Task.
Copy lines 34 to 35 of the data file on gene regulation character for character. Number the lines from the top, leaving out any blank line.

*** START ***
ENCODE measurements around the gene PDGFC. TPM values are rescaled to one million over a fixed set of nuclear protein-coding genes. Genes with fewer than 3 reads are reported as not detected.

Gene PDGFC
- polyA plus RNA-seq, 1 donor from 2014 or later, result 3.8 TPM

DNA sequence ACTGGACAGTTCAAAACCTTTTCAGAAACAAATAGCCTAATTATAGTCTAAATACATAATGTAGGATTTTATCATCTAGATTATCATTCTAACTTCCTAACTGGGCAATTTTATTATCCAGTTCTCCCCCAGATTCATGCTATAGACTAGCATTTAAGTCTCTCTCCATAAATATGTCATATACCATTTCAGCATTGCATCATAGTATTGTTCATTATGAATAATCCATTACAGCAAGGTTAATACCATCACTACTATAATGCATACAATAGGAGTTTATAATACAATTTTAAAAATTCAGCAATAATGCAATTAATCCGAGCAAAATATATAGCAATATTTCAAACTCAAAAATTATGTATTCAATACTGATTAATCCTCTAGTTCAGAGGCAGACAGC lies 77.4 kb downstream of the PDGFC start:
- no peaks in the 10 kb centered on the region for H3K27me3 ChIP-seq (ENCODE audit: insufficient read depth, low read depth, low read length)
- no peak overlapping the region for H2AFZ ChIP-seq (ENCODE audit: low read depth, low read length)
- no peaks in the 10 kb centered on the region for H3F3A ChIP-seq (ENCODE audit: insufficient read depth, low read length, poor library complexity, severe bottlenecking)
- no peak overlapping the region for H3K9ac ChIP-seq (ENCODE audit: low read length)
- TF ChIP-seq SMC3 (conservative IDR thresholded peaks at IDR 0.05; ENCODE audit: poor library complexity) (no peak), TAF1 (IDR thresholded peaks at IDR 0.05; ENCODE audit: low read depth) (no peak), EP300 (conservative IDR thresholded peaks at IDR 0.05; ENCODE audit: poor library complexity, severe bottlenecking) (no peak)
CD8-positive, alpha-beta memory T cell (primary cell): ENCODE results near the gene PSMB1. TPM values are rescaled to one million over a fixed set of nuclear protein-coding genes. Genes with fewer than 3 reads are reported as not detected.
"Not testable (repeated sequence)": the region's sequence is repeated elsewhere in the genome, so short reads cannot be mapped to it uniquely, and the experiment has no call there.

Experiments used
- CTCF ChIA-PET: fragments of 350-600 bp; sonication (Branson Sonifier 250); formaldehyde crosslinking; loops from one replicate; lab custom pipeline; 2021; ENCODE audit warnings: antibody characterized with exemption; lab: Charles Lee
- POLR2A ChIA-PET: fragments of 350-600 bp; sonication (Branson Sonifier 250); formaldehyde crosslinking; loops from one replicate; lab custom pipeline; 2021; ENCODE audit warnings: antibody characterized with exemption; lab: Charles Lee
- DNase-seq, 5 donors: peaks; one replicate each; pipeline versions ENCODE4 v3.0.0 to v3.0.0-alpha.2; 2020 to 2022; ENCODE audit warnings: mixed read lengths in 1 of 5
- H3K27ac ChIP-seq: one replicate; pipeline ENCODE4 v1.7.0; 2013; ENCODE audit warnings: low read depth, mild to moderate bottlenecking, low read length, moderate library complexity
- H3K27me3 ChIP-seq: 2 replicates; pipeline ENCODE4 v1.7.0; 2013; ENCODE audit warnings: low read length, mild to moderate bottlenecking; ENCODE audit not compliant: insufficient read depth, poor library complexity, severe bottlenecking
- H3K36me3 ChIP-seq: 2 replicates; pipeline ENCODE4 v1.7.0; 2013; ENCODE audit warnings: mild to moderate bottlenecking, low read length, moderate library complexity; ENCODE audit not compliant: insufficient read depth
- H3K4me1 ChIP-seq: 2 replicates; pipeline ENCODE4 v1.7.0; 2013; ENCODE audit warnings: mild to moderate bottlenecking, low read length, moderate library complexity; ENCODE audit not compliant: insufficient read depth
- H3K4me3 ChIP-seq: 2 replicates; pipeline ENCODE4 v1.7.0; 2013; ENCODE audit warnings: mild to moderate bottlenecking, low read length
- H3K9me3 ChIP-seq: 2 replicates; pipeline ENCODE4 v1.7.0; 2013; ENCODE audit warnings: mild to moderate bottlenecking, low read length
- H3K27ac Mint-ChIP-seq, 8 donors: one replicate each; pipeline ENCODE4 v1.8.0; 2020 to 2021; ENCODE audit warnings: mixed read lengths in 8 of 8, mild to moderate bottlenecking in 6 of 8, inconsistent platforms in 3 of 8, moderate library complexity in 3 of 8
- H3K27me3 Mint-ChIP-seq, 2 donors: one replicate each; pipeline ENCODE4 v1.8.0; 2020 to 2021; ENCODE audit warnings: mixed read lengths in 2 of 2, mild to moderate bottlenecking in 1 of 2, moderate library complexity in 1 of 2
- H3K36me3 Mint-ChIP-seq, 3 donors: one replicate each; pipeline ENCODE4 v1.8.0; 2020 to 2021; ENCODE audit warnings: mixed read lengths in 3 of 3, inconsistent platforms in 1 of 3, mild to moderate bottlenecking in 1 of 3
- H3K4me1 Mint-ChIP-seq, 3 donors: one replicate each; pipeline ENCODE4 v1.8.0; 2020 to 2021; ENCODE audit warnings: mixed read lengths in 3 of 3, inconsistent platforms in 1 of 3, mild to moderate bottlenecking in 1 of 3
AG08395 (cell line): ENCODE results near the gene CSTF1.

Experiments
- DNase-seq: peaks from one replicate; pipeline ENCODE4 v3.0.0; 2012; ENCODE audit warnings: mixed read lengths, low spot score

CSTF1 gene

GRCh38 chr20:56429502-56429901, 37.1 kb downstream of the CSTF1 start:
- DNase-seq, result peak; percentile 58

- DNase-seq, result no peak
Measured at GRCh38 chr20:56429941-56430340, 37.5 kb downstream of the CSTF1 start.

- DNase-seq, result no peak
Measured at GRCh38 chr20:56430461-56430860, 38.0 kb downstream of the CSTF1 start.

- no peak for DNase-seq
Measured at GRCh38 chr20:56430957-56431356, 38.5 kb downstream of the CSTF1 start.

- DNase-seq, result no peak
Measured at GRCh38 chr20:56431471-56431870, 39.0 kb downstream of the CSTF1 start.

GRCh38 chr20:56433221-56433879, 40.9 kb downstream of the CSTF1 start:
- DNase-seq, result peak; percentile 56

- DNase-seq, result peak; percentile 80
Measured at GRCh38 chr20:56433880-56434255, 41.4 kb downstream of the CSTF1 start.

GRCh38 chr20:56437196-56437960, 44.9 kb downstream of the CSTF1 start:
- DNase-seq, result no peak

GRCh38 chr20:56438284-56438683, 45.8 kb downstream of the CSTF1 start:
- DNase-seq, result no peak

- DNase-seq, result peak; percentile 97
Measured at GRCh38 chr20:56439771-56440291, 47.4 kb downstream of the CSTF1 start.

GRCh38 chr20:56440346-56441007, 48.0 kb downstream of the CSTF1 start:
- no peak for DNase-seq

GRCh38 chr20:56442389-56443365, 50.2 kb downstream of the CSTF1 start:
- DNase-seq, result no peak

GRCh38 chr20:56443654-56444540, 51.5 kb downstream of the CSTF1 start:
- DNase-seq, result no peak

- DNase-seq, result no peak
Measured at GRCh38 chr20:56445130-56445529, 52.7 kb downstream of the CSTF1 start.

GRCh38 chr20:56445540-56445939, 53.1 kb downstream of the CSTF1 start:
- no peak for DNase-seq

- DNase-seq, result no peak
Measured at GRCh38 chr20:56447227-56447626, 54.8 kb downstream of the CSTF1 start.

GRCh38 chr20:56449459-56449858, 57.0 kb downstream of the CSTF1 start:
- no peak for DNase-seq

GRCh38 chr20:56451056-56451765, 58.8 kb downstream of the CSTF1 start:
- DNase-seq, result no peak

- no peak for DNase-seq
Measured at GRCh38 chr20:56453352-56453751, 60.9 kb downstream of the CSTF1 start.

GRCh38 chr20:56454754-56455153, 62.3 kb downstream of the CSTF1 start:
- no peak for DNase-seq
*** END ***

- DNase-seq, result no peak
Measured at GRCh38 chr20:56430461-56430860, 38.0 kb downstream of the CSTF1 start.